1.In pool, return an illegally pocketed object ball to the table by placement on the foot spot or as near to it as possible without moving other balls (in ways that may differ from ruleset to ruleset).
2.In snooker, to return a colour ball to its designated spot on the table. Also called re-spot.
3.In nine-ball, the giving of a handicap to the opponent where they can also win by making a ball or balls other than the 9 ball (e.g. "she spotted me the seven ball").
4.In eight-ball, one-pocket and straight pool, the giving of a handicap to the opponent where they have to make fewer balls than their opponent does.
5.In some variants of pool, to place the cue ball on the head spot or as near to it as possible inside the kitchen/baulk, after the opponent has scratched.

This is what happens when a player sends the cue ball into a cluster of balls that will in turn spread out in an unpredictable fashion.
This is the apex ball in the triangle, racked on the foot spot in a normal game.
This is a long distance shot that is given to your opponent as a challenge to make because it often works well as a safety (defense) when a better one is not available.
Pronounced "No-Rango". A norengo refers to what should be an easy straight in shot where the object ball is usually very close to the pocket. But the shooter strikes the ball harder than they should and the result is the object ball rattling out of the pocket and a missed shot.
Also see Lorengo.
To intentionally miss a shot (that results in a foul) in order to create a position for the cue ball that makes it hard for the other player to execute their shot. Not to be confused with a "Safety", since a safety is a legal hit.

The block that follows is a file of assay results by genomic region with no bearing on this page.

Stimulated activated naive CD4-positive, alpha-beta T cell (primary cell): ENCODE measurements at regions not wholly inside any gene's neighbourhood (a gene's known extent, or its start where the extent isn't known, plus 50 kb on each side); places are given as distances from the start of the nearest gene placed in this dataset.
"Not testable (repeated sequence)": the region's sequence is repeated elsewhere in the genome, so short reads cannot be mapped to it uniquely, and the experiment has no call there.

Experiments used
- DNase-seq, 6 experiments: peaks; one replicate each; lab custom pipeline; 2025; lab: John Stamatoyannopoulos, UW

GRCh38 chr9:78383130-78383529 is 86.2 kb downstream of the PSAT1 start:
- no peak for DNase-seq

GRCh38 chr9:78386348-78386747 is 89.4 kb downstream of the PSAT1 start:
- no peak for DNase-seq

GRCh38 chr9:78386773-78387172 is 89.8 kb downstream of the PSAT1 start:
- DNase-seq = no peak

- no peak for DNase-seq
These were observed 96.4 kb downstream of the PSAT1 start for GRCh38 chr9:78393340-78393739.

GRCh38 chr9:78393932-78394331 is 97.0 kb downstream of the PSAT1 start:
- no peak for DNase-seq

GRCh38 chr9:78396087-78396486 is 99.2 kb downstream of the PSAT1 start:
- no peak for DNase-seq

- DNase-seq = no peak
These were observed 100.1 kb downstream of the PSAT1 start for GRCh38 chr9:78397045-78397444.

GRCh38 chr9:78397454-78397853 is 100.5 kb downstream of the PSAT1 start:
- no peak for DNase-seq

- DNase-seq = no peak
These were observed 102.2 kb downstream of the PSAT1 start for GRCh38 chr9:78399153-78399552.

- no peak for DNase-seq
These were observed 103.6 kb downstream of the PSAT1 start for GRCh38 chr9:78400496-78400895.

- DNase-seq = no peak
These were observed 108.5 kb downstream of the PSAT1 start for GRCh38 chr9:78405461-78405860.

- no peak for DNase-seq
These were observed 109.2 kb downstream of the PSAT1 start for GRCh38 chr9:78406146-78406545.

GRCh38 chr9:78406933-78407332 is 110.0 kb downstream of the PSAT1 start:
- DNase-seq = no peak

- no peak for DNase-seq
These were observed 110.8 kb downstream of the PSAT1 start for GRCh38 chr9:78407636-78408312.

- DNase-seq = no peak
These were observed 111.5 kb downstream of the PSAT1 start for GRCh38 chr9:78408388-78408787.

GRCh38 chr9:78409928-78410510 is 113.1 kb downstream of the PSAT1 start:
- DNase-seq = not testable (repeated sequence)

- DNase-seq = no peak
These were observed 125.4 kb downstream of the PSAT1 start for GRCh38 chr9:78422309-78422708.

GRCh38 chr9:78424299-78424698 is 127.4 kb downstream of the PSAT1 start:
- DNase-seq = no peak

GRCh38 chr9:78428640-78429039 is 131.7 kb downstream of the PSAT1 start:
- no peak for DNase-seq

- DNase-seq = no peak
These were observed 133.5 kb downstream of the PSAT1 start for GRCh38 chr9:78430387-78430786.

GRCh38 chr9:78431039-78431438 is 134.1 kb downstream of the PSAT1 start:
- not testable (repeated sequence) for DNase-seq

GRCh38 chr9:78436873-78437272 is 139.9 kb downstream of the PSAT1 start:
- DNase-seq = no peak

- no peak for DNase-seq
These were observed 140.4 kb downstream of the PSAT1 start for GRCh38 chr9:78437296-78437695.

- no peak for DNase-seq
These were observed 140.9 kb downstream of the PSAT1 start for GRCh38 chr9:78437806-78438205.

Principally British: In snooker, if a player wins all of the required frames in a match without conceding a frame to their opponent - for example, if a player wins a best-of-nine-frame match with a score of 5-0 - this is referred to as a "whitewash". This term is based on a similar term used in the card game of "patience" in the UK. However, it is not used in the context of a 1-0 winning scoreline in a match consisting of a single frame.
A very thin cut shot in which the cue ball just brushes the edge of an object ball. "Feather" by itself can be both noun and verb (e.g. "feathering the ball").
A British term (especially in snooker) for the splitting of a group of balls when another ball is sent into them, typically with the intent of deliberately moving them with the cue ball to develop them.
Cueing and timing the balls well; in good form, where pocketing (potting), safety and clarity of thinking seem to come easily.
A shot aimed so that the center of the cue ball is in line with the edge of the object ball, eclipsing half of the ball. "Hit it just a little thinner than half-ball." Assuming a cling does not occur, the shot will impart post-contact momentum on the object ball in a direction 30° (which is arcsin(1 - x), where x is the fraction of object ball eclipsed: ½ in this case) off the direction of the cue-ball's pre-contact momentum. Also notable because the carom angle the cue ball takes is more consistent than at other contact points.
This can be a shot where the best option for you is to sink a ball in you opponents pocket in the game of one pocket. This can also refer to the act of offering an opponent a ball adjustment to even the playing field.